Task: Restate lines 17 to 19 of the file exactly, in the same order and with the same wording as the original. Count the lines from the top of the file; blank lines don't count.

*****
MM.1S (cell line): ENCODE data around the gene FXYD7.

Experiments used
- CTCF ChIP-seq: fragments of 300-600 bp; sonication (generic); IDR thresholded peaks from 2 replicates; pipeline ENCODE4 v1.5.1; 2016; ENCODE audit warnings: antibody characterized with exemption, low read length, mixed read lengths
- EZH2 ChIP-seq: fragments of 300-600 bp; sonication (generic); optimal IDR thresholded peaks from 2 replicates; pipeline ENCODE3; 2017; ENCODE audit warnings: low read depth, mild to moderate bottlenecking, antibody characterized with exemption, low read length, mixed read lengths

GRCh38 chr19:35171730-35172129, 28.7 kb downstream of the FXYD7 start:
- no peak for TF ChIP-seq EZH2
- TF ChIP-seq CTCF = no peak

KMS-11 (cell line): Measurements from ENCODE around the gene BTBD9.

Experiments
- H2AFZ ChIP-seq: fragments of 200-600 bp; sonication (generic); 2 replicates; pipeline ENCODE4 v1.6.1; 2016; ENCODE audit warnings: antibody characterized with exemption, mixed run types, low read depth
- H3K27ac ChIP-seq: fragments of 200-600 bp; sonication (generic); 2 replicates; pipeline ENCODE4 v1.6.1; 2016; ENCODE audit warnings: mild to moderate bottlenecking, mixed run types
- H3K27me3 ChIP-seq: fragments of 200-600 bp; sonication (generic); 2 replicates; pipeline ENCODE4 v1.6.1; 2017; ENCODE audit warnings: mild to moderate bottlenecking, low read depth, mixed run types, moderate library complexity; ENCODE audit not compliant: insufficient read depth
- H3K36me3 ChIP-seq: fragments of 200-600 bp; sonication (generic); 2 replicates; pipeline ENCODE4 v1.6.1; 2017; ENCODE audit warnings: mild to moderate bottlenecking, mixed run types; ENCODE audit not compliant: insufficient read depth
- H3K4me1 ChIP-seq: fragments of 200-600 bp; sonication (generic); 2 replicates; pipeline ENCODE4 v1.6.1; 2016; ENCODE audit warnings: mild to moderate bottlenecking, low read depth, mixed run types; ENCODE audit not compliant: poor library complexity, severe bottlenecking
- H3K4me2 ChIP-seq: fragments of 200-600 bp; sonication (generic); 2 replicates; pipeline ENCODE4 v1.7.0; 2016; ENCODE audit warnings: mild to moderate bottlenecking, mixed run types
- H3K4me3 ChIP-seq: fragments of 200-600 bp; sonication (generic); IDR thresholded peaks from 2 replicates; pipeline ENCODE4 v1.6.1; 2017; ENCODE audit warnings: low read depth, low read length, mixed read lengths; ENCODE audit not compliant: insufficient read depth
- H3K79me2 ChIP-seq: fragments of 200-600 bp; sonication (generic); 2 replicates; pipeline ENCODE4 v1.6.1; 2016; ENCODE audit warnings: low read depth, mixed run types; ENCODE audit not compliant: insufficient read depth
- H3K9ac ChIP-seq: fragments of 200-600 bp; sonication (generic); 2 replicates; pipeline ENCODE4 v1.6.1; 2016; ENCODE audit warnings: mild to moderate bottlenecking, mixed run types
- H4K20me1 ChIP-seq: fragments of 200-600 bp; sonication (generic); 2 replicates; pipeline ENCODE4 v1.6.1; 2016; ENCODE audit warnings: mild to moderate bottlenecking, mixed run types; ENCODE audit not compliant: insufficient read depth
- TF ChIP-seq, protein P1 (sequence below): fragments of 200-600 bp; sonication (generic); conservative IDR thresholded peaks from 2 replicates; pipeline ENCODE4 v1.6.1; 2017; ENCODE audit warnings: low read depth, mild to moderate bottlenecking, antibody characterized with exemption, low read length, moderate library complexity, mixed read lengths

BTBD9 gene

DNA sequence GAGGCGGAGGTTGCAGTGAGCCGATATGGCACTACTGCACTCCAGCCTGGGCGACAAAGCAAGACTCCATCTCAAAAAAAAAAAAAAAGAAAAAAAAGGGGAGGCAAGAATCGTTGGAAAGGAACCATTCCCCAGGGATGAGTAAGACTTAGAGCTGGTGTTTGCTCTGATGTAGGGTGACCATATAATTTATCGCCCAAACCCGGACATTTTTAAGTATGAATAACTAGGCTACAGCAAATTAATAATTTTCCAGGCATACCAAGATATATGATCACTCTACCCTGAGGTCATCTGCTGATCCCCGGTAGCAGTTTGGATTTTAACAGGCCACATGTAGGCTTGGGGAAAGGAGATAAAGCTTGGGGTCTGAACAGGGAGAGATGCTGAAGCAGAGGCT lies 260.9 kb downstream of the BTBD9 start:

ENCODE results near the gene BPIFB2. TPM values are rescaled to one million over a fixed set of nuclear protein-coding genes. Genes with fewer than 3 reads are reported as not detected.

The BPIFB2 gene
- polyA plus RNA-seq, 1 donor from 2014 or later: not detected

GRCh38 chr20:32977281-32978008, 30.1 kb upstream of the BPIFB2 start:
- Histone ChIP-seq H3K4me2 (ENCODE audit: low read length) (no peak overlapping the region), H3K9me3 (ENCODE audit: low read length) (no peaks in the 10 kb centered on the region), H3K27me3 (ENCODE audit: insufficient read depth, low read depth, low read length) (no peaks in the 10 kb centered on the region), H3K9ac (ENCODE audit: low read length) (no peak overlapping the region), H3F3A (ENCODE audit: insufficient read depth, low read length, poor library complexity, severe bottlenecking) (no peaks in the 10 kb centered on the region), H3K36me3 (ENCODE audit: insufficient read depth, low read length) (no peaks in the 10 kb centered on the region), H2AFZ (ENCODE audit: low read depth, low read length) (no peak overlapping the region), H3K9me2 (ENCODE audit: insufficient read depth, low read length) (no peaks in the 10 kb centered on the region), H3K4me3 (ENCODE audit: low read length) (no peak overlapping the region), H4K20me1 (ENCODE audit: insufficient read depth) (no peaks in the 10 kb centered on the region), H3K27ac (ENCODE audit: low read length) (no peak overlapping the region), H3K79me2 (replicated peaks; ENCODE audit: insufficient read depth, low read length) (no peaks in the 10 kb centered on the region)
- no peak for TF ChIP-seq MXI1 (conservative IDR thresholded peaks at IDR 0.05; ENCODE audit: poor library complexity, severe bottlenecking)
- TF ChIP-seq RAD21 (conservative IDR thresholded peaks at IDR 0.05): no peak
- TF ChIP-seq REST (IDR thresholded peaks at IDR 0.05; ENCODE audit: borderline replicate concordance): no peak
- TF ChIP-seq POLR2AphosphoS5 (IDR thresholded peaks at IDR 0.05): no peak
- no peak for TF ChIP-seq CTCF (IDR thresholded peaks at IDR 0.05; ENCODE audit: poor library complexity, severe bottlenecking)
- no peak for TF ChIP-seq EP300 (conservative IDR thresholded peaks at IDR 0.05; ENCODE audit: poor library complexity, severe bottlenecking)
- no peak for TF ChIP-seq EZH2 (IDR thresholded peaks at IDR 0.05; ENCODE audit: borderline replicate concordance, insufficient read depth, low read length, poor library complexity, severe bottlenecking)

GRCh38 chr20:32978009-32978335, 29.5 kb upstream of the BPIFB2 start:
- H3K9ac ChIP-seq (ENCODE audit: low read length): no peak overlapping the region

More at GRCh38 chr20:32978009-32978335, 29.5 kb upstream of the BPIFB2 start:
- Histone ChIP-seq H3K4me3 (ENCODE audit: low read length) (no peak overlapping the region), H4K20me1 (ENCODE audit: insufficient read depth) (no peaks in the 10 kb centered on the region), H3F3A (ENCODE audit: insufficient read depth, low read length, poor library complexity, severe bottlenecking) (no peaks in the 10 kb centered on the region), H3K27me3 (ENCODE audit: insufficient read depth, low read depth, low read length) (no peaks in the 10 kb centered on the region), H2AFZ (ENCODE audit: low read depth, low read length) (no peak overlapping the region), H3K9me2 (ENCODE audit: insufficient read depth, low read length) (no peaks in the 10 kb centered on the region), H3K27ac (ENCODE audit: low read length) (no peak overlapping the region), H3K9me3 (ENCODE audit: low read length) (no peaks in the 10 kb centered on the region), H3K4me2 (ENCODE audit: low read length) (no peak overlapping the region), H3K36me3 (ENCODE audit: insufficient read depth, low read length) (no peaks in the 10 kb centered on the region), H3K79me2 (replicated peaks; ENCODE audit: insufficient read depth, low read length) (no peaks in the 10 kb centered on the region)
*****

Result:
- H3K79me2 ChIP-seq: fragments of 200-600 bp; sonication (generic); 2 replicates; pipeline ENCODE4 v1.6.1; 2016; ENCODE audit warnings: low read depth, mixed run types; ENCODE audit not compliant: insufficient read depth
- H3K9ac ChIP-seq: fragments of 200-600 bp; sonication (generic); 2 replicates; pipeline ENCODE4 v1.6.1; 2016; ENCODE audit warnings: mild to moderate bottlenecking, mixed run types
- H4K20me1 ChIP-seq: fragments of 200-600 bp; sonication (generic); 2 replicates; pipeline ENCODE4 v1.6.1; 2016; ENCODE audit warnings: mild to moderate bottlenecking, mixed run types; ENCODE audit not compliant: insufficient read depth